1. More patients in the RSV group reported asthma within 5 years compared to those in the non-RSV group.
2. Absence of a prior RSV infection decreased the 5-year risk of asthma by 26%.
Evidence Rating Level: 2 (Good)
Study Rundown: Respiratory syncytial virus (RSV) is a common childhood pathogen that may be linked to childhood asthma. To date, a definite association between RSV and asthma has not been developed and it is unclear whether prevention of the former may mitigate the latter. This prospective population-based cohort study aimed to assess the association between RSV infection in infancy and the development of childhood asthma. The primary outcome was the proportion of patients with childhood asthma at the 5-year follow-up while key secondary outcomes were recurrent wheeze and 5-year asthma inflammatory subtype. According to study results, infants with RSV infections were more prone to develop childhood asthma than those without RSV. Although this study was well done, it only looked at term infants which could limit the generalizability of findings to pre- and post-term infants who may have an altered respiratory function.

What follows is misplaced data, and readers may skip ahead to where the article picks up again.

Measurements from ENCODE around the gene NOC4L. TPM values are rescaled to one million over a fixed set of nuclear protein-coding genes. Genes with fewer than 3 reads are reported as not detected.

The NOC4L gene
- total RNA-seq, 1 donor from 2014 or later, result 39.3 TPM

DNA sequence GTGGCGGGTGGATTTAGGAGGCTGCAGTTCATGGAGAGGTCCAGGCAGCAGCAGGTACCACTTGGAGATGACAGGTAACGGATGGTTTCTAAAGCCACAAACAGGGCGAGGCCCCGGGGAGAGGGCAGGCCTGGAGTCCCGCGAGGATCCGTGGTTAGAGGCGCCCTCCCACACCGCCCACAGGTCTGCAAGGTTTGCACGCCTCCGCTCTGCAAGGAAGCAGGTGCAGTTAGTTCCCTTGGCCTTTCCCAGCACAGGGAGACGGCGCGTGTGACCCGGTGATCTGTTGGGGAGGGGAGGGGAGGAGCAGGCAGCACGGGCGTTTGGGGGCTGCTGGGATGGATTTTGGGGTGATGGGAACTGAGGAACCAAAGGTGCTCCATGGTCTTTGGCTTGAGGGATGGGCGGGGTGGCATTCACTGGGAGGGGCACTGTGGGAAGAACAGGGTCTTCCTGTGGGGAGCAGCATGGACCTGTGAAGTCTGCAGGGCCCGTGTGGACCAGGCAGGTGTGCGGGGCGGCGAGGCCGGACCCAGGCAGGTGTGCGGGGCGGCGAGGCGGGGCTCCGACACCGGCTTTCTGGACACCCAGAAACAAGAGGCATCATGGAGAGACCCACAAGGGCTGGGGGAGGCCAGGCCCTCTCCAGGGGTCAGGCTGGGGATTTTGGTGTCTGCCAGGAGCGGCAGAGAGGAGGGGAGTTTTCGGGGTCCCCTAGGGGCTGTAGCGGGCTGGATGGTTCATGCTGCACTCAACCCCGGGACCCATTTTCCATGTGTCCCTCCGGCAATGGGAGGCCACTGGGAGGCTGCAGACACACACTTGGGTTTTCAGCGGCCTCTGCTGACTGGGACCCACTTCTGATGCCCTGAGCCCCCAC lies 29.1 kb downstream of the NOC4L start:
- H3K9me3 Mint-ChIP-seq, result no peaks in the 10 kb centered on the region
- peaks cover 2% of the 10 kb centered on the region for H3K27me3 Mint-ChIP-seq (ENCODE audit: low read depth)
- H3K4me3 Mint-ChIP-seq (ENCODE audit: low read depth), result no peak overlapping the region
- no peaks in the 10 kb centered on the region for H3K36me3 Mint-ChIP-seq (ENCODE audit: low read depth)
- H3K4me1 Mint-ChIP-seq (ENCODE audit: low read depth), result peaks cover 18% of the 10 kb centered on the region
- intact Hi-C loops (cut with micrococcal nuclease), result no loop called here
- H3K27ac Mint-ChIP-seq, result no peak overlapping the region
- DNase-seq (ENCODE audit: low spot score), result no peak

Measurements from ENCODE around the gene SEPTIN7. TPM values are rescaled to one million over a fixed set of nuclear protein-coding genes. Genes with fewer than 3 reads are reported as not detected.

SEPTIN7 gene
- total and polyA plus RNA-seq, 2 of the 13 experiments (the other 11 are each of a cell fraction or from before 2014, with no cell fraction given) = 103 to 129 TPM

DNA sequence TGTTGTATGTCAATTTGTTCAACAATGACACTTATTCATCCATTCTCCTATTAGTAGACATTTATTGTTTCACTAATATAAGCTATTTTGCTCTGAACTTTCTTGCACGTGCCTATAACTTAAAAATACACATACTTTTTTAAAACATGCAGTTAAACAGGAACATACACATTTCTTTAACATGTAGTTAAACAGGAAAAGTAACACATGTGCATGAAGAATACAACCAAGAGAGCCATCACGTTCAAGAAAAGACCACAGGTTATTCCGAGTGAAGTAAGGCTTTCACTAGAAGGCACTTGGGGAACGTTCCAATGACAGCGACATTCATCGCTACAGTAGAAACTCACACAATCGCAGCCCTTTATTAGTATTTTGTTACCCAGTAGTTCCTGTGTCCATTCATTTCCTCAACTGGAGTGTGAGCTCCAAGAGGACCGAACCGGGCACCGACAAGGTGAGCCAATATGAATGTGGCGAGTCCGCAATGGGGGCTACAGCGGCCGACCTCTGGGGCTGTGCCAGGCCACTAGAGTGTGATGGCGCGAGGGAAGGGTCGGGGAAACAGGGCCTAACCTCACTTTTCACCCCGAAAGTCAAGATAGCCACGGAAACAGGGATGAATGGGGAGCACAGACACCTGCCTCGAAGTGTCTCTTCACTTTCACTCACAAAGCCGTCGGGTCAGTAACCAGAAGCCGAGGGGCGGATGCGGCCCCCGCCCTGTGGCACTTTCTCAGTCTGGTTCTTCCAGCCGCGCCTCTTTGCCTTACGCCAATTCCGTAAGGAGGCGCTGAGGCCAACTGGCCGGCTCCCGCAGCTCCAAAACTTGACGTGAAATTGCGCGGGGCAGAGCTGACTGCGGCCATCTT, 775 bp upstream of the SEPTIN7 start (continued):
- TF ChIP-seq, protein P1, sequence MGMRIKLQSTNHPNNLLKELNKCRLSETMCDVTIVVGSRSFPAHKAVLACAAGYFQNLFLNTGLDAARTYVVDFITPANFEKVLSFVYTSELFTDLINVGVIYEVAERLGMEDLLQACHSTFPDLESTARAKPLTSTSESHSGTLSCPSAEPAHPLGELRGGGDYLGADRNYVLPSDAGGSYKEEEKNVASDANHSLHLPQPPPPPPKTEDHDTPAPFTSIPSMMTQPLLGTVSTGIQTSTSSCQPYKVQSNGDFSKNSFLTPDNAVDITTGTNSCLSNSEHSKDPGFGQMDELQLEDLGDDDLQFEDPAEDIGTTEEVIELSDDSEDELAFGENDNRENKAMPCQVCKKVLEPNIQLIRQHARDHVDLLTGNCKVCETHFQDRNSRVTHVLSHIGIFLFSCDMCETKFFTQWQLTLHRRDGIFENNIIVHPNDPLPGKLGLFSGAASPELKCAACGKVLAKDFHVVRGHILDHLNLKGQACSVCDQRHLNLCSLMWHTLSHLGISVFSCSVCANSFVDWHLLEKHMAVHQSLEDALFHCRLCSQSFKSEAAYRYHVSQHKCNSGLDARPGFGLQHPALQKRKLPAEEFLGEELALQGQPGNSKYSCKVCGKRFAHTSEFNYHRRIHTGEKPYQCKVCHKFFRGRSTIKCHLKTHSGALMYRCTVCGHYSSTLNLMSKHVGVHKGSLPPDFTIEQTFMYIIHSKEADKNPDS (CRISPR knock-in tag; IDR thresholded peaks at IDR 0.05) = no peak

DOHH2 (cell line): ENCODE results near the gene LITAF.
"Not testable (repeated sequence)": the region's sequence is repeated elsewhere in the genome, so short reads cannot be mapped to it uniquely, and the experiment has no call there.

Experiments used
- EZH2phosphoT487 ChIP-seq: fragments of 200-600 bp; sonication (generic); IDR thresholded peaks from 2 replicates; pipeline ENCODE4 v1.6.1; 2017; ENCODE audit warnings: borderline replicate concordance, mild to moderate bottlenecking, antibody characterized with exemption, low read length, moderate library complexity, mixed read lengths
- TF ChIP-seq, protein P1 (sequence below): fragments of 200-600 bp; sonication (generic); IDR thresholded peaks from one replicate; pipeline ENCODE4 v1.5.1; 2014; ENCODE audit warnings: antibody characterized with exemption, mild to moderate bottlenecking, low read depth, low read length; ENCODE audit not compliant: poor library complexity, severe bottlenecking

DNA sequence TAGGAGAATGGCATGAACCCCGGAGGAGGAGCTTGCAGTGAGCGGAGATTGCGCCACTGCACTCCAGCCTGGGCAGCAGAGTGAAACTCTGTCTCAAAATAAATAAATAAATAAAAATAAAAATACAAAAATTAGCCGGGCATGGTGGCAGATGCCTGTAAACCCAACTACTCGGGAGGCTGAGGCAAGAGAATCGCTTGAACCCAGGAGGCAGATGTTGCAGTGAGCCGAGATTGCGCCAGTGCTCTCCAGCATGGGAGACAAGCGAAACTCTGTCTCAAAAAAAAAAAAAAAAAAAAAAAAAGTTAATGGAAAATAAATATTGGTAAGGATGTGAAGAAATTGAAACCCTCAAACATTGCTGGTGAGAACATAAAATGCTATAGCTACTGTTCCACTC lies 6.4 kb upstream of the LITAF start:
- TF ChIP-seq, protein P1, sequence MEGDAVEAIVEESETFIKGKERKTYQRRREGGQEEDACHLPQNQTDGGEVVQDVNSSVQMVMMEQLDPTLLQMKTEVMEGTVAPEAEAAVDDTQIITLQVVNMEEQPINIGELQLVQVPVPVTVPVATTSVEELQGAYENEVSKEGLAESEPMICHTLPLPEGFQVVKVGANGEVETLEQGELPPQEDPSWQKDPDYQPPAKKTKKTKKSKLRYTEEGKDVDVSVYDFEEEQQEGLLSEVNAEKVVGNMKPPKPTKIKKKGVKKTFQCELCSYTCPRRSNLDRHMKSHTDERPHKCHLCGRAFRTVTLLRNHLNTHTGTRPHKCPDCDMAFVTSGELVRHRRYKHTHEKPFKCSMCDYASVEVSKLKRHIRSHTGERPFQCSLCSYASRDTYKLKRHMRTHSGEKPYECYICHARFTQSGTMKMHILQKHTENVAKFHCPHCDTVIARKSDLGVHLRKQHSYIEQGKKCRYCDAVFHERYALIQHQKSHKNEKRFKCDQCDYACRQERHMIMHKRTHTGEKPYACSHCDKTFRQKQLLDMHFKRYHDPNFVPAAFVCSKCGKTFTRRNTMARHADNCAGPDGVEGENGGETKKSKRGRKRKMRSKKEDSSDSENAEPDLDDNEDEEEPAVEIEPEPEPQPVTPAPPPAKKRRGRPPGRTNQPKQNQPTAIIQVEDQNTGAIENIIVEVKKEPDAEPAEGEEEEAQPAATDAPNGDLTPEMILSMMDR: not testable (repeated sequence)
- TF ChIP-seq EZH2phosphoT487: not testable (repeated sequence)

In-depth [prospective cohort]: This prospective cohort study included infants ≤ 4 months from 11 pediatric hospitals in Tennessee, USA. Infants born ≥ 37 weeks gestational age with a birthweight ≥ 2250 g and born between June to December 2012 and 2013 were included in this study. Of the 1741 patients with RSV data in infancy, the majority (n=944, 54%) had RSV infection. Furthermore, the primary outcome of 5-year current asthma was greater in the RSV-affected infant group than among those without active RSV infection (21% vs. 16%, p=0.016). Thus, lack of RSV infection decreased the 5-year risk of asthma by 26% (adjusted relative risk [aRR] 0.74, 95% confidence interval [CI] 0.58-0.94, p=0.014). Approximately 15% of 5-year current asthma cases could be prevented by avoiding RSV infection. Findings from this study suggest that the absence of RSV infection significantly decreased the risk of asthma among healthy-term infants.
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